I had hoped this post would be different.
Back in mid-June, after getting a tour of some newly-refreshed Superliner cars in Chicago, I decided to take the train back to Boston. The most direct route would have been to take the Lake Shore Limited back, but I’ve ridden that route several times, and track work meant no weekday service between Albany and Boston; I’d have been “bustituted” instead. The Capitol Limited was another option, but I’d at least been on that route as far east as Pittsburgh. What really intrigued me was the idea of riding the Cardinal through West Virginia. This was a route I’d never ridden at all, and the schedule lined up so that the difficult-to-time thrice-weekly schedule actually worked out. So I booked the trip to depart Chicago on Tuesday, June 15. As an added bonus, I’d arrive in New York with a few hours to check out the new Moynihan Train Hall before transferring to the “Night Owl” regional train #66 to Boston, taking advantage of the recently-restored sleeper service. I’d get to ride new-to-me routes, take some pictures, and maybe write a blog post about the scenery and the sadly-still-flexible dining.
Unfortunately, this post isn’t about that.
I boarded the train at about 5:20 PM, and we starting pulling out of Chicago Union Station right on time at 5:45 PM. And then, after about 100 feet, we stopped and waited. And waited. And waited. Eventually, a conductor explained that there was a problem with the locomotive, and they were going to swap it out for another one. For more than two hours, we sat without moving, just yards from where we started. Finally, we were moving again. But we only made it as far as the Amtrak yard just south of the station and stopped yet again, for nearly another hour. Before we even hit our first stop, we were already three and a half hours behind schedule. That delay snowballed, as they often do, and we finally pulled into New York nearly five hours late. Not only did I not get to check out Moynihan Train Hall, we had to do a rushed cross-platform transfer to catch the #66, which Amtrak held in New York for nearly 30 minutes to accommodate the transferring passengers. [Despite this, the #66 was back to within 10 minutes of on-time by New Haven.]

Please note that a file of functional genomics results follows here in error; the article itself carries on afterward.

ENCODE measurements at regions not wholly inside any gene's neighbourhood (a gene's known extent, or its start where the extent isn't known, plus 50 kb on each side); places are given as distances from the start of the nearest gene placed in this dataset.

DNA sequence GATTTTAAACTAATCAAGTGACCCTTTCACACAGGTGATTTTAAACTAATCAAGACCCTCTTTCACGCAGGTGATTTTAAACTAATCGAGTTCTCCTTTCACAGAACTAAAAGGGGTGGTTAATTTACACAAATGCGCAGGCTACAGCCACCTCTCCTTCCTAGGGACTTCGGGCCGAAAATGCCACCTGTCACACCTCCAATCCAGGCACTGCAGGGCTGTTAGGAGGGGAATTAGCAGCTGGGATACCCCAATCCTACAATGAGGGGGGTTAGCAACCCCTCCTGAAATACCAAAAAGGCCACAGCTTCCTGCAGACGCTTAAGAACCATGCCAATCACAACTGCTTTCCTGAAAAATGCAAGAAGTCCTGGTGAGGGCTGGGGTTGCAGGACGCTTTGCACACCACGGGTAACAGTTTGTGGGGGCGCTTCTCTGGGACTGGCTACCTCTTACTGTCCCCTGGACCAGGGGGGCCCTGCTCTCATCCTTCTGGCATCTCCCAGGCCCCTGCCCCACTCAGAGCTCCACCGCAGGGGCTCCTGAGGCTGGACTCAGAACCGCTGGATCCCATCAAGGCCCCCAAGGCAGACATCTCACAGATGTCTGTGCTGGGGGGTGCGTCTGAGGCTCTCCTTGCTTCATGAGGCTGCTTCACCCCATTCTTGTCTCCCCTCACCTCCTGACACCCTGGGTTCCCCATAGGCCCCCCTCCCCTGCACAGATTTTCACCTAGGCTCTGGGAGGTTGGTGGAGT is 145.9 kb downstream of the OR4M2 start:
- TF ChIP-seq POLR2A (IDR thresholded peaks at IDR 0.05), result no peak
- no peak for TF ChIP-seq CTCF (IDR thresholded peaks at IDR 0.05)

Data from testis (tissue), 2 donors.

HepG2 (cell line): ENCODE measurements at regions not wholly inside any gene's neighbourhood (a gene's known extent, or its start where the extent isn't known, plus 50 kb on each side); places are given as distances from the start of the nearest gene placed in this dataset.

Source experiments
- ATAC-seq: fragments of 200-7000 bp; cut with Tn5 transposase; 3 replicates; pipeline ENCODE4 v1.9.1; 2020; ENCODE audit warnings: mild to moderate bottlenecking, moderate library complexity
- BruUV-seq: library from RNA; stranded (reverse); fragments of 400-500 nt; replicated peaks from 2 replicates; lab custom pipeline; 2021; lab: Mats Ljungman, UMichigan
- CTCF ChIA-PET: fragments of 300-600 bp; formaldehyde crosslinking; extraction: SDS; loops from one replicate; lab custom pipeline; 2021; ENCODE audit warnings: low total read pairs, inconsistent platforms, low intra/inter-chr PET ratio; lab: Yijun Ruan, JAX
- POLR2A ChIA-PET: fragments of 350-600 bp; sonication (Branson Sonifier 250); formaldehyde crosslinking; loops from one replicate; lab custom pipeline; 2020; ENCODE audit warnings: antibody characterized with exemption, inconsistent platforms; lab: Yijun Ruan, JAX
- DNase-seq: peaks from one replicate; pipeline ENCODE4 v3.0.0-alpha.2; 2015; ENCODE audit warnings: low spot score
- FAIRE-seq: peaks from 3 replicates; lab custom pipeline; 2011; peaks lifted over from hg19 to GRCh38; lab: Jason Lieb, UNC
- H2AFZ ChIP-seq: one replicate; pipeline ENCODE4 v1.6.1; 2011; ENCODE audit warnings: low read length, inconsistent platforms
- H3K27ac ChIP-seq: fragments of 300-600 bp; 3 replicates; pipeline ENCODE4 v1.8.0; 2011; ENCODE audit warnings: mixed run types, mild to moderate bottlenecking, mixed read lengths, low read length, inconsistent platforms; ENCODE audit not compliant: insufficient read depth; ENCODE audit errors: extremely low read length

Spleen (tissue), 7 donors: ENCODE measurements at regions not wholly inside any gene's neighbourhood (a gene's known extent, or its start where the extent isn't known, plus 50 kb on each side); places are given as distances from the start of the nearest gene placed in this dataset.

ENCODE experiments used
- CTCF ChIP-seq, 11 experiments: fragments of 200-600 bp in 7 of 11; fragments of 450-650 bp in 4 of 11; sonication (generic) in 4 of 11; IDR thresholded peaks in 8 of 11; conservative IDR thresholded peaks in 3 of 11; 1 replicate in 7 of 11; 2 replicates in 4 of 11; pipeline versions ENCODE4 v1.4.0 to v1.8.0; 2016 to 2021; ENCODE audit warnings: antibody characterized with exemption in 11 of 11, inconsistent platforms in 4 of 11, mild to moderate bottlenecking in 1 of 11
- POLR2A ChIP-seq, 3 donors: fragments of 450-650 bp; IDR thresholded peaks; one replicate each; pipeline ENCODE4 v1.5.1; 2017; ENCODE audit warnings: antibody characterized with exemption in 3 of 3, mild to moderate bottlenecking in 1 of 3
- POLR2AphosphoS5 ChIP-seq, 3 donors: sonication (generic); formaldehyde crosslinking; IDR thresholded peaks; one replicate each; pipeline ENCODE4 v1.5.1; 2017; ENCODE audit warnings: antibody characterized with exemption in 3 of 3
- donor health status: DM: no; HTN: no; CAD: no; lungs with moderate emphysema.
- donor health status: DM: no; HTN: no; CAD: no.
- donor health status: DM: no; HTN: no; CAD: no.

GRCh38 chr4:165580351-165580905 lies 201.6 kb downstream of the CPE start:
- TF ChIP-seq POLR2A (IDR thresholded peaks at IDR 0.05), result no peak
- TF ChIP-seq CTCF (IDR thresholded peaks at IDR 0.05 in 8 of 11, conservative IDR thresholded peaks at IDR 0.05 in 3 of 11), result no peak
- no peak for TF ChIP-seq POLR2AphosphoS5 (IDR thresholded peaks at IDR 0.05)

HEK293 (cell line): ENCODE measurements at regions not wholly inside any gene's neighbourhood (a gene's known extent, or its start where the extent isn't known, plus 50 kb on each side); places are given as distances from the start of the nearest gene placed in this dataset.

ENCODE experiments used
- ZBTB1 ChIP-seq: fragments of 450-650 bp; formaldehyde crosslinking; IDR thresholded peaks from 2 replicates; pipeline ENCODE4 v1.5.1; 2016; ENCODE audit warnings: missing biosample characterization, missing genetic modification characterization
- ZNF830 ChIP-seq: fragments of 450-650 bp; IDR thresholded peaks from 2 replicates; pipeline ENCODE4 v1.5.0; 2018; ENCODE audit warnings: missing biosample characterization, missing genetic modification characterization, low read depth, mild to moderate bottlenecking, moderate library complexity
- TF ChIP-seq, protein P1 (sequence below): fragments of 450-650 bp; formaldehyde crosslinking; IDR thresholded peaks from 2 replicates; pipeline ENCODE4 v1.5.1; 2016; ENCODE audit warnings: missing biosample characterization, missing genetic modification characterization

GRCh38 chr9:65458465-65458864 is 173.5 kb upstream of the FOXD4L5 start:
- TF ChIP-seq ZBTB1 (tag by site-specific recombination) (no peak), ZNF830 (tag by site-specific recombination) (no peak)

An hours-late Amtrak passenger train is not a new story, nor even a particularly unusual one, so this post isn’t really even about that. So what’s it about? It’s about how we as advocates for (and fans of) passenger rail talk about those delays. Here are some things I heard people say as the delays mounted:
- “You get more time on the train.”
- “It’s about the journey as much as the destination!”
- “You’re lucky, you almost never get to see Cincinnati Union Terminal in the daytime!” [You really only get to see the back of it anyway, and only if you’re on the correct side of the train.]
- “It’s still better than flying.”
I understand the desire to try to look at the bright side, and I admit to being guilty of having said some of these things myself on past trips. But the fact is, this sort of “land cruise” mentality simply isn’t helpful if we want passenger rail to be anything other than a niche/long vacation mode of travel. If we want more trains, we need more people to ride the trains. And if we want more people to ride the trains, those trains need to be reliable. That’s especially true for the large majority of passengers who aren’t riding the train just for the sake of riding it, and who aren’t riding it from end-to-end. If you’re going from Chicago to New York over 27 hours, a multi-hour delay may not seem quite so bad. But for a fellow passenger who was going from Chicago to Indianapolis, or another who was going from Charleston to Charlottesville, it was devastating. If passenger rail is to survive and thrive in the US, we fans and advocates need to stop making excuses for these delays and start demanding better.
The initial delays were because of unreliable, aging equipment (problems with three separate locomotives, I later learned); the subsequent delays were because of freight interference. Your Association has fought to get funding for new equipment (the new ALC-42 locomotives should start seeing long-distance service in a few months), and has fought time and again over the better part of a decade to get meaningful, every-station on-time performance metrics with teeth, so that they can be enforced. Those years of work are paying off: we’re winning that fight.
We can’t do it without your continued support. Let’s make sure the trains work not just for the “land cruisers,” but for the people who are simply trying to get from point A to point B.
P.S. The scenery on the Cardinal really was gorgeous, and I can’t wait to ride it again when service is daily and traditional dining is restored: these are also fights we can’t win without you.
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